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Hazaaron Khwahishen Aisi
 
Producer: Rangita Pritish Nandy
Director: Sudhir Mishra
Starring: Shiney Ahuja, Chitrangda Singh, Kay Kay Menon, Ram Kapoor
Music: Shantanu Moitra
Lyrics: Swanand Kirkire
Genre: Drama
Recommended Audience: General
Approximate Running Time: 2 hrs
Film Released on: 2006
Reviewed by: Ron Ahluwalia  - Rating: 10.0 / 10
 
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Public Rating Average: 5.14 / 10 (rated by 413 viewers)
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From the man who directed cinematic blasphemies like Chameli and Calcutta Mail comes the best movie in Indian history: Hazaaron Khwahishen Aisi. Against the backdrop of the tumultuous aftermath of the assassination of Indira Gandhi, Sudhir Mishra chronicles an enigmatic and provocative love story like nothing Bollywood has ever seen. Matters of the heart vis-Ă -vis matters of the state are executed through the divine harmonisation of intelligence, creativity and passion.

Mishra pays homage to a generation of intrigue, perseverance, devotion, unapologetic for who it is and fearless of the consequences—sentiments that have undergone significant erosion amongst modern youth. This generation, obscured by the paradigm shift in India’s socio-political structure, is alluring because of, not in spite of, its vices—the very qualities they so displayed with unwavering confidence.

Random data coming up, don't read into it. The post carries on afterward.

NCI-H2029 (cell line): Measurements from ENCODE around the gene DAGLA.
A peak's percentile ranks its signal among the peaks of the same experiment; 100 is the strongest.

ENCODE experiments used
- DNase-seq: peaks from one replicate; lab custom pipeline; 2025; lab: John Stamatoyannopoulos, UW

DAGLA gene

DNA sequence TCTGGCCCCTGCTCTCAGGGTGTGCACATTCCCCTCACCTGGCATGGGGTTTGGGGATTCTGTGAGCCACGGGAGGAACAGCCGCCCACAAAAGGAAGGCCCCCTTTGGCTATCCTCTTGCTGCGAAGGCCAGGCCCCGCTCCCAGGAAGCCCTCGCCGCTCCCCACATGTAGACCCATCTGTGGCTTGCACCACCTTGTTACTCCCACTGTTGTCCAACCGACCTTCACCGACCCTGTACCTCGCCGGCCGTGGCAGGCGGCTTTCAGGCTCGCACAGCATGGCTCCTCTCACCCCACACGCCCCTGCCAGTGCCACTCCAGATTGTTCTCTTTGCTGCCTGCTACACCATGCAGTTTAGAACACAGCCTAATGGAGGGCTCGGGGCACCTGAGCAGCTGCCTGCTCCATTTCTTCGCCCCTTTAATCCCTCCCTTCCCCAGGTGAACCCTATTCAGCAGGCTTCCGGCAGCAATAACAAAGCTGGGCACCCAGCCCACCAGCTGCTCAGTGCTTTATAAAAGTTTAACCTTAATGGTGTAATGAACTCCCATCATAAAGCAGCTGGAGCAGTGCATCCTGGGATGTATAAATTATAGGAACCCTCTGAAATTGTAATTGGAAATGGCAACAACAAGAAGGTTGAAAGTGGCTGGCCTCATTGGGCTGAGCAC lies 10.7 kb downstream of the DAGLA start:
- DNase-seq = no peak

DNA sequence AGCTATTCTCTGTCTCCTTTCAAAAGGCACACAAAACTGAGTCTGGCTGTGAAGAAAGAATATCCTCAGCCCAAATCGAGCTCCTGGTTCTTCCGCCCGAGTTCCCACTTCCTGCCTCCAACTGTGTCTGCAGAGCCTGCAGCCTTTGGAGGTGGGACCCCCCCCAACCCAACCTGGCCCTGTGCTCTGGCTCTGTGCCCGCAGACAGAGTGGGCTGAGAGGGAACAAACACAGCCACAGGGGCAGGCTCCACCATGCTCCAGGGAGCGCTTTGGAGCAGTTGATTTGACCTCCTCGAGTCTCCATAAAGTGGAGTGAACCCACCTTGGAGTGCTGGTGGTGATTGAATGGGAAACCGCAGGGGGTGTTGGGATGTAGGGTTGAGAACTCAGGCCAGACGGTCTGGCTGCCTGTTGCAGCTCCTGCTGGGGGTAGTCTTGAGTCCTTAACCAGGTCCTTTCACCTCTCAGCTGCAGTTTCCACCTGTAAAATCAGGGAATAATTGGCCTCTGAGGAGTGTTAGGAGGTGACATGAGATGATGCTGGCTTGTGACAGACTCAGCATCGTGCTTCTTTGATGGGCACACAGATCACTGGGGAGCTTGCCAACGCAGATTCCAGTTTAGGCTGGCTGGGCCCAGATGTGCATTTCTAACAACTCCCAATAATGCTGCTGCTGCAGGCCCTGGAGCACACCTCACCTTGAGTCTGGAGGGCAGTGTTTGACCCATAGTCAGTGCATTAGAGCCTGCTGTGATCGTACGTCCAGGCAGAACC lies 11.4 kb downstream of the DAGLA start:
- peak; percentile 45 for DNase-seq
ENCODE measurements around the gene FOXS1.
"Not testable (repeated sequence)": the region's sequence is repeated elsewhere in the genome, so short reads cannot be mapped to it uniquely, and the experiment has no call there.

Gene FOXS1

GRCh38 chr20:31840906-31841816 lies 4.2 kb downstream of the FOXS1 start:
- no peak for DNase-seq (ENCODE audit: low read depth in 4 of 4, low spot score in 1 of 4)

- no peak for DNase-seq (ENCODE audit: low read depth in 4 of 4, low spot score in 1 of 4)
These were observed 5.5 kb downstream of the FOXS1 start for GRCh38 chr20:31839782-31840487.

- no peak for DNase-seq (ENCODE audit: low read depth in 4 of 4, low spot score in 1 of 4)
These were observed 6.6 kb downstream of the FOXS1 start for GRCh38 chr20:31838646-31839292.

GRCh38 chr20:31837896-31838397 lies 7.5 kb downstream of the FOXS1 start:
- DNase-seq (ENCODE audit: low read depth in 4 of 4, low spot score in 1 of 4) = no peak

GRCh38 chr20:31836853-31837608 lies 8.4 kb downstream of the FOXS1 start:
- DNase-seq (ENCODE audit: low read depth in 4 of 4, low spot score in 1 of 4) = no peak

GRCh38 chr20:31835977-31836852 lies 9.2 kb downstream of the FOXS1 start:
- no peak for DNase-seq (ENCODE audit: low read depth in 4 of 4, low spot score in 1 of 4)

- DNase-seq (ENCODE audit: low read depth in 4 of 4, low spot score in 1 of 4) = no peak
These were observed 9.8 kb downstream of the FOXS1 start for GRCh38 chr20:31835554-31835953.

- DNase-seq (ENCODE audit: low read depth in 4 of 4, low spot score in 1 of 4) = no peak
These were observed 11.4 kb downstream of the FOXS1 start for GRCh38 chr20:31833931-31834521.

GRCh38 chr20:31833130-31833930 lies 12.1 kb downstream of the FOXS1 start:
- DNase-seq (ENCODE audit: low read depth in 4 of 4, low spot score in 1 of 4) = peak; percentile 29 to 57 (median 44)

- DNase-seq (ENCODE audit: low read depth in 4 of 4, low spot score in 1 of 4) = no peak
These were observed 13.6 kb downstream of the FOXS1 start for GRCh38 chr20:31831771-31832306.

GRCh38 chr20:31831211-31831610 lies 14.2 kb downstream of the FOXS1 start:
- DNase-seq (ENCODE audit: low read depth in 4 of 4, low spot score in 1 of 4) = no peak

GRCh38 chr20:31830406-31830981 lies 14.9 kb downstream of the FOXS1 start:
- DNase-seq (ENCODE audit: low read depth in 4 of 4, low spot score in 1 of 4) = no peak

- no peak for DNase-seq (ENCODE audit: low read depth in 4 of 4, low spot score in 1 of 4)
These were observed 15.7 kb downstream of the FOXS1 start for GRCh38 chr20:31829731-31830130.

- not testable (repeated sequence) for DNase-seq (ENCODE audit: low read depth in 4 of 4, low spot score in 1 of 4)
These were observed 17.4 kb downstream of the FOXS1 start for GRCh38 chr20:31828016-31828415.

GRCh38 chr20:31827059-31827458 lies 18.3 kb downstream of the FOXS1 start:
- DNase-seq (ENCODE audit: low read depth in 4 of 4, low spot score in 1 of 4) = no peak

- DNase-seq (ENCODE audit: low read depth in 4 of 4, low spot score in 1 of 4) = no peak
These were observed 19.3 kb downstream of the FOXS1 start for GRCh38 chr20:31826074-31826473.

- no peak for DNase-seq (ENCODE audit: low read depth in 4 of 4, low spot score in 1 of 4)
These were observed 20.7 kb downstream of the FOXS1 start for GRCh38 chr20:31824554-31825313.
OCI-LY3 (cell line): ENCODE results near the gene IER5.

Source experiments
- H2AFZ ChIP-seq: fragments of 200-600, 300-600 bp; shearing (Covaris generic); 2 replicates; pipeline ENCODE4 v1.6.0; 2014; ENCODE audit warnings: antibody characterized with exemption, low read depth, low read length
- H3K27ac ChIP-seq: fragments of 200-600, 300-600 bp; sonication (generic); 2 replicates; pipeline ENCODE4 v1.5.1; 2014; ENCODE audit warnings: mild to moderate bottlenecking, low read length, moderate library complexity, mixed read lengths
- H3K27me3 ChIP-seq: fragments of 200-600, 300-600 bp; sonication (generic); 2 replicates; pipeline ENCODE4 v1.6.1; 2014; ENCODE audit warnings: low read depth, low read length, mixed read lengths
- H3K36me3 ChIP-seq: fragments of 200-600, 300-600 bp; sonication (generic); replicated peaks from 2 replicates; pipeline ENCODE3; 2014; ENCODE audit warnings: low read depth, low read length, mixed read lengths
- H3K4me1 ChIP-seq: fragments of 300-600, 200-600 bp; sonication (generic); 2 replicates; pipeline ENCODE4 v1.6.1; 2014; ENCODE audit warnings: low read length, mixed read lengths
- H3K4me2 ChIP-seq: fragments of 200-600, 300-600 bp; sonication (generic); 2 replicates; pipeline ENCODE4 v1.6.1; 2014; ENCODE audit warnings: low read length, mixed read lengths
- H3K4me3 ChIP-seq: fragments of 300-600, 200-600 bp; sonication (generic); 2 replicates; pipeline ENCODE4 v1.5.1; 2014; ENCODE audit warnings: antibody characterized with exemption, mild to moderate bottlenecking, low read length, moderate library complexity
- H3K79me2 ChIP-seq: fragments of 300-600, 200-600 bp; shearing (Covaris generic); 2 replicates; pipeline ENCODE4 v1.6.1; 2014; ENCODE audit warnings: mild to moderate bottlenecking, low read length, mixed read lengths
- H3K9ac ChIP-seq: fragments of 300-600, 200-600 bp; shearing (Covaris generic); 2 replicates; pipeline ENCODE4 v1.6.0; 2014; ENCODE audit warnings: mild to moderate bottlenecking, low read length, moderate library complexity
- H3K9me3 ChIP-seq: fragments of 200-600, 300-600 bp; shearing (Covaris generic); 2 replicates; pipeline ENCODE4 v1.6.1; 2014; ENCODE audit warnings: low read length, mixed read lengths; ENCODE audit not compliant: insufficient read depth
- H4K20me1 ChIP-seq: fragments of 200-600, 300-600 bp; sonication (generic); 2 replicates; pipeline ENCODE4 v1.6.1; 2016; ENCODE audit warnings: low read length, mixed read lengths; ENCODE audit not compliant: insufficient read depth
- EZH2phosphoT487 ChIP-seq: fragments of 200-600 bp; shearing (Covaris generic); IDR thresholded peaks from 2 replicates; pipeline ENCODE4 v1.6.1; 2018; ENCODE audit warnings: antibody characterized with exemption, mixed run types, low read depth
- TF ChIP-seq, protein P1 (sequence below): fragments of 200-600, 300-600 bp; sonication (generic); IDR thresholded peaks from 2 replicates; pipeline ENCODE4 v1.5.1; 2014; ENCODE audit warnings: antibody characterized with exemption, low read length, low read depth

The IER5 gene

But more importantly, Hazaaron Khwahishen Aisi takes a tough look at a realm of Indian society that is seldom the subject of non-escapist objectivity: politics. The past took with it the false sense of security of the British Raj; the aspiration of an India newly anointed with independence was Nehruvian socialism, while there were those in the shadows that gradually brought to the forefront their conquering views of capitalism. With incomparable genius, Mishra weaves his avant-garde political saga into a love rectangle about the life of his heroine.

Kay Kay Menon plays the “walking paradox” Siddharth Tyabhji, the product of a Muslim father and Hindu mother. None of Siddharth’s surrounding societies, Hindu, Muslim, or affluent Liberalism, suit his aggression and passion for the communist cause. His soul, in self-imposed exile from the societies in which he was raised, finds solace in a clique of youth with a similar sense of disconnect from the surroundings created by their families.

In this clique, he befriends Vikram (Roshan “Shiney” Ahuja), a Punjabi desperate on dissociating from the aura of his idealistic father and the label of “middle class”. His charisma charms one and all, proving to be an indispensable trait in his rise to fame and fortune. His suave diplomacy allows him to engage in political band-wagon jumping while never relinquishing his previous ties. However, this quintessential socialite has but one poison: Gita Rao.

Gita (Chitrangda Singh) is the nexus between Siddharth and Vikram—the love of both their lives. But Siddharth is the man for Gita. His fervour for all that he stands for and his sexual prowess make him irresistible. Even after her marriage to London-based tycoon Arun Mehta (Ram Kapoor), Gita continues to have an intermittent affair with Siddharth. Coming from a traditional family in Andhra Pradesh, Gita’s education at Oxford University moulded her into a true Renaissance woman, uncompromising, immensely adaptive, and sexually and mentally liberated. Her only true failure is the inability to become Siddharth’s number one priority, playing second fiddle to his political rebellion. Thus, she marries Arun upon Siddharth’s translocation to a remote Bihari village.

Despite his obvious jealousy Vikram remains in the background, always the true friend to both Gita and Siddharth, a trait that carries Hazaaron Khwahishen Aisi to a profound conclusion that speaks volumes of the corruption and the need for education of the populous for effective political reform.